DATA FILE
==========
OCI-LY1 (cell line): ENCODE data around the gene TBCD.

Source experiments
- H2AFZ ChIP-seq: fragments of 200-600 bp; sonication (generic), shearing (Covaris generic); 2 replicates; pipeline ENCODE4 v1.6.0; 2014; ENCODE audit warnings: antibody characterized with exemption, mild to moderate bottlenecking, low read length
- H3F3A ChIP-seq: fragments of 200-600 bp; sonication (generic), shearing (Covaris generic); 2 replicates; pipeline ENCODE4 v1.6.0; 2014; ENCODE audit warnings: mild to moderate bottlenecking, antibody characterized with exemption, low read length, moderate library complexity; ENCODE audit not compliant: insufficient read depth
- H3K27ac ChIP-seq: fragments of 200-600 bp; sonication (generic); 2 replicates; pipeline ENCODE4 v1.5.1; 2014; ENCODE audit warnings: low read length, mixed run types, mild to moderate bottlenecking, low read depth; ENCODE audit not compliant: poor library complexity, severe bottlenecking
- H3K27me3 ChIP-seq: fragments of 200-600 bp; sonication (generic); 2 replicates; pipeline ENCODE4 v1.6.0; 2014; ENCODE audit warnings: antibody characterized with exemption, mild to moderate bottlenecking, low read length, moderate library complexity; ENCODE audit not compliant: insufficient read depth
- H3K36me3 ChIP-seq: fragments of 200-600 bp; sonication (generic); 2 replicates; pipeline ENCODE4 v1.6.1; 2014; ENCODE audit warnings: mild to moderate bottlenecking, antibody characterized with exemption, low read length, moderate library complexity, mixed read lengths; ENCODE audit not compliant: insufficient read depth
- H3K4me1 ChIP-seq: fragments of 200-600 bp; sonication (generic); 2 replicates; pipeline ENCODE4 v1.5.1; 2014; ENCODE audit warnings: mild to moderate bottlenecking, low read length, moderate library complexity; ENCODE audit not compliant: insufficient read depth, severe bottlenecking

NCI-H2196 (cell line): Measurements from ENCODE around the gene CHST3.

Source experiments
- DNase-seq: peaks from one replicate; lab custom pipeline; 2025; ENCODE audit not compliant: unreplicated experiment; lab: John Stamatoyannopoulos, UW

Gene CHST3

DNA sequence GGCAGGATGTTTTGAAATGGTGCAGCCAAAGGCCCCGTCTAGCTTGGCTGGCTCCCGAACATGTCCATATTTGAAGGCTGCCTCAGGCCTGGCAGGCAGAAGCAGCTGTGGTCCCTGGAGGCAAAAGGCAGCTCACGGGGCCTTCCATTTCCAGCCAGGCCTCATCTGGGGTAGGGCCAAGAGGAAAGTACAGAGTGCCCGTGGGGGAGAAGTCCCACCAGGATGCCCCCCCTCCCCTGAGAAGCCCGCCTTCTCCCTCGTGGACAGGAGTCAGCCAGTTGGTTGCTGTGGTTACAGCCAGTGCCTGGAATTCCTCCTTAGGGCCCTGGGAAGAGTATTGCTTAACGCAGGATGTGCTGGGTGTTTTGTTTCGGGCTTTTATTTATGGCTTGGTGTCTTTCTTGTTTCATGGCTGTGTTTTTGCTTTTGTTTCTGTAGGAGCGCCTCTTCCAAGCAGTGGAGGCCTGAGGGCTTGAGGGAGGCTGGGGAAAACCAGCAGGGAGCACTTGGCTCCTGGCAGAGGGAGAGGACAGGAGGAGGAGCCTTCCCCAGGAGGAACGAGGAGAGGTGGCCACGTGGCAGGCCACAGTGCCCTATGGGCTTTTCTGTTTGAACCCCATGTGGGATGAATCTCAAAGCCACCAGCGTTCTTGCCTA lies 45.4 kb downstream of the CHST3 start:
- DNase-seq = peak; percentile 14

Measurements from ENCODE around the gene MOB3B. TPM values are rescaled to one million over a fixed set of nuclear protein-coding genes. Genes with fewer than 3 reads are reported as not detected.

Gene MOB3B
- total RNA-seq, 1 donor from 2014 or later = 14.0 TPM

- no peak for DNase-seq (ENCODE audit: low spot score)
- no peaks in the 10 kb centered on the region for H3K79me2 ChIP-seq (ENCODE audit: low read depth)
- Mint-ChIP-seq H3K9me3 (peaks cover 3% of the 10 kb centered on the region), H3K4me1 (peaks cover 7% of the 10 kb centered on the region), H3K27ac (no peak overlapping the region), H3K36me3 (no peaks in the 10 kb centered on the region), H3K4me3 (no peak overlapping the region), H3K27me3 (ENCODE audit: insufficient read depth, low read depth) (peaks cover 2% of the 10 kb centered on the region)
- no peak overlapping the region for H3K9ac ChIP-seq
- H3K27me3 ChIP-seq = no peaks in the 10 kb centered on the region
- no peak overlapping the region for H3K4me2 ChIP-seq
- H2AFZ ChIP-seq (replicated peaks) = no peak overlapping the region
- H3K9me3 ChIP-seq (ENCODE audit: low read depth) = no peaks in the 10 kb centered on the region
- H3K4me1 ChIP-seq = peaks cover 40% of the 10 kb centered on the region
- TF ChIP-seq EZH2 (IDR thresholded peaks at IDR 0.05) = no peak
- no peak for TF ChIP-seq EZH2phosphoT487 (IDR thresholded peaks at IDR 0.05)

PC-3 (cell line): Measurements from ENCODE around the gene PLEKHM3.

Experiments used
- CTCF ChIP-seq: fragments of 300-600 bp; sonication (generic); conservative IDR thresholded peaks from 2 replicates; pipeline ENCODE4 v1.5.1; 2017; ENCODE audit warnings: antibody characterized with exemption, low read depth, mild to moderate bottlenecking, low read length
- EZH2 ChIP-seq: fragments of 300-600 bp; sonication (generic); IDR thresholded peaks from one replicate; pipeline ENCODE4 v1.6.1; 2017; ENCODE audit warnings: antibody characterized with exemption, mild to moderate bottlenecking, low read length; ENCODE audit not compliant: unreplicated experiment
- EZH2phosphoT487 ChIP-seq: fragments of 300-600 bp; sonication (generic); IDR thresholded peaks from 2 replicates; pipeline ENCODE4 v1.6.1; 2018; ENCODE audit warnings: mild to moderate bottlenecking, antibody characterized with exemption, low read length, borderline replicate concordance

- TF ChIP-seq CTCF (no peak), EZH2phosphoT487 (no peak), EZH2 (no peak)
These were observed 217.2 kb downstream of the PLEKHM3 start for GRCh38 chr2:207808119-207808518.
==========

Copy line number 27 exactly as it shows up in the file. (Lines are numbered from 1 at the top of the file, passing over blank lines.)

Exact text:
- TF ChIP-seq EZH2 (IDR thresholded peaks at IDR 0.05) = no peak